When man made his first attempt at comprehension of the chaos of the world, the sum of such thoughts, constituting the germs of that which we now call poetry, science, religion, technology, was all put in one basket. The early bearers of the torch of culture were priests, doctors, rulers, judges, all in one. That was quite possible, since the sum total of intellectual possessions was not very great and might find commodious lodgment in a single head. With growing specialization, some of these functions were of necessity delegated to certain classes. The position of first comer and the prestige of tradition long enabled the priesthood to still reserve to itself the functions of government.
The source of the conflict between science and religion lies in the fact that science takes part in the development of the human speciea and is, herself, the most distinctive and purest expression of this development, while the religions seek to remain as unchanged as possible, although in doing so they condemn themselves to destruction. In consequence of the illusion which always located the golden age in the past, the priesthood never surmised that their attitude was equivalent to suicide, and emphasized just that which must ultimately make their position untenable. When the contrast between the old, cherished by the priesthood, and the new, which life brings, becomes too obvious, the phenomenon known as a "Reformation" follows, as, for example, the reformation of Judaism by Jesus and of Christendom by Luther and Calvin. The only reason why no similar reformation has occured in protestantism is that science has gained such an influence, even within the church, that the latter has accepted progress as a practical principle. So, protestantism advances along the path where science has led the way—at a variable distance. At present, in the whole protestant church, science is recognized as the court of last resort. The church no longer undertakes to say what shall be valid in science, i. e., what shall be true, but, on the contrary, endeavors to keep its doctrines in harmony with the established results of science, or, at least, seeks to show that no disharmony exists.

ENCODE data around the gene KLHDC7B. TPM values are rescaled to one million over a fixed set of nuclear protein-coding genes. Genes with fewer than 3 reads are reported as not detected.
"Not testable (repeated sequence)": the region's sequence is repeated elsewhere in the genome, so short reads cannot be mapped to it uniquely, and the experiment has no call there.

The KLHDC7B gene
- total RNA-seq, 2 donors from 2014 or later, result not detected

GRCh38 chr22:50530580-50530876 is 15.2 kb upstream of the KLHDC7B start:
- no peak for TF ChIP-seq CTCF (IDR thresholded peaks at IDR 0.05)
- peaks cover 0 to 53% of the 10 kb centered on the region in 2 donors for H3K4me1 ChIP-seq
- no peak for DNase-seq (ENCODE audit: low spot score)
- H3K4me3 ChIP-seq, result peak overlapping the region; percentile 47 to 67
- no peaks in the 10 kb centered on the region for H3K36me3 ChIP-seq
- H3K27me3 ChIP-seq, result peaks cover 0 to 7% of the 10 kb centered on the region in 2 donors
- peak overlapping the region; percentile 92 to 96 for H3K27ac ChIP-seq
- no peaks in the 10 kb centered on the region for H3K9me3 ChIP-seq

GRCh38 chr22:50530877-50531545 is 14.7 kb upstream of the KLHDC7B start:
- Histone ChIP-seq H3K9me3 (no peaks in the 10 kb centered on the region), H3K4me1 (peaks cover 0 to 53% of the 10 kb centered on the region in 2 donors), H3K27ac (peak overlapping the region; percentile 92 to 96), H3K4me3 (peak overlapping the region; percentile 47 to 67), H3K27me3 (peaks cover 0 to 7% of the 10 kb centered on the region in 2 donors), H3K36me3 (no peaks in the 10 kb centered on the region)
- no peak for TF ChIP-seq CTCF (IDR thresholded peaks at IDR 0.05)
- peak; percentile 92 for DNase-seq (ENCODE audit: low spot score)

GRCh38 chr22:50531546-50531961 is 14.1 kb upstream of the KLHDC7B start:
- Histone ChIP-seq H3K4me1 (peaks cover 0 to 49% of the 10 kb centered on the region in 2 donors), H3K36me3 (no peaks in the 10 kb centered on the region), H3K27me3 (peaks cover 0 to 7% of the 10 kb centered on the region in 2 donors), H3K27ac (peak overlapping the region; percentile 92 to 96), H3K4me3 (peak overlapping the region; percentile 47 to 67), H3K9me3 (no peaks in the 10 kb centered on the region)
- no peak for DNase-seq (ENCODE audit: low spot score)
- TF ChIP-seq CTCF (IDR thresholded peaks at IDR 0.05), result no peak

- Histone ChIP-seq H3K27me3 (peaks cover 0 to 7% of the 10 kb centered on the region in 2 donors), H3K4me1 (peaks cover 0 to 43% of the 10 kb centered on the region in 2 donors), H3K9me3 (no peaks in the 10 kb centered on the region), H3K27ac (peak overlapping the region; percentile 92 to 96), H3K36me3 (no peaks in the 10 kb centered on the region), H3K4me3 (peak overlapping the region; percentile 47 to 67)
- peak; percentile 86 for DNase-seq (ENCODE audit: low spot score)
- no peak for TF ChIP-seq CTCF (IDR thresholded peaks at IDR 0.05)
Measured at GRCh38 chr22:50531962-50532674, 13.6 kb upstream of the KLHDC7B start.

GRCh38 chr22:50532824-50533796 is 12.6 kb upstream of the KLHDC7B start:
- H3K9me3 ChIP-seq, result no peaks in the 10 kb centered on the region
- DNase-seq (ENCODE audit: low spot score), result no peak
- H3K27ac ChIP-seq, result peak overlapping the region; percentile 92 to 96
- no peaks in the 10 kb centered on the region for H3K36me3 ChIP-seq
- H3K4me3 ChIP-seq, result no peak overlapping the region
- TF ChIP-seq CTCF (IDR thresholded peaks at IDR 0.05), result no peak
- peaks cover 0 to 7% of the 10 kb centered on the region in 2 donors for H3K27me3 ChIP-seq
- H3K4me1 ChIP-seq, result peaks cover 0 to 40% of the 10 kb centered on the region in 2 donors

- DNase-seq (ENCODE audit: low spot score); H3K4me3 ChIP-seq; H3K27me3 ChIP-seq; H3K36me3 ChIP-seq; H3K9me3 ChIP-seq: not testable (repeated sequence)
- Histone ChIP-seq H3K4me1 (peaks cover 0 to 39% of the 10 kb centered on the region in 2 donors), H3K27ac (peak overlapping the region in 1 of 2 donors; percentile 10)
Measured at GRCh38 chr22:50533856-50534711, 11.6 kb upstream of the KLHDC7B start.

The root of the irresistible power of science lies therein, that she is, in fact, in possession of the truth. Certainly not of all truth, and still less of the absolute truth: but, all the truth which exists in our world is in the possession of science. This possession can never grow less, but is bound to increase.
What is truth? To this question Ostwald replies: Truth is that which makes possible prediction of the future. If a man says he fell down yesterday while alone, it is impossible to determine the truth of the statement, and his story must forever remain in that uncertain limbo where the distinction between true and false is lacking. If, however, he says: "To-morrow I shall go to Chicago," it is perfectly feasible to test the truth of the affirmation by observing the man on the following day.